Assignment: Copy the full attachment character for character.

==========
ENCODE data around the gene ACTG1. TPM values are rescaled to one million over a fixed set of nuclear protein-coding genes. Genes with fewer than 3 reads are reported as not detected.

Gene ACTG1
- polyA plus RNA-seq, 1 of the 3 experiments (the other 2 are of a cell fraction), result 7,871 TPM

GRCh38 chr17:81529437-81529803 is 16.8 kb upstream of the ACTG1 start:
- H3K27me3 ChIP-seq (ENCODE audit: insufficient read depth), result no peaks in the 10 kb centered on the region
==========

ENCODE data around the gene ACTG1. TPM values are rescaled to one million over a fixed set of nuclear protein-coding genes. Genes with fewer than 3 reads are reported as not detected.

Gene ACTG1
- polyA plus RNA-seq, 1 of the 3 experiments (the other 2 are of a cell fraction), result 7,871 TPM

GRCh38 chr17:81529437-81529803 is 16.8 kb upstream of the ACTG1 start:
- H3K27me3 ChIP-seq (ENCODE audit: insufficient read depth), result no peaks in the 10 kb centered on the region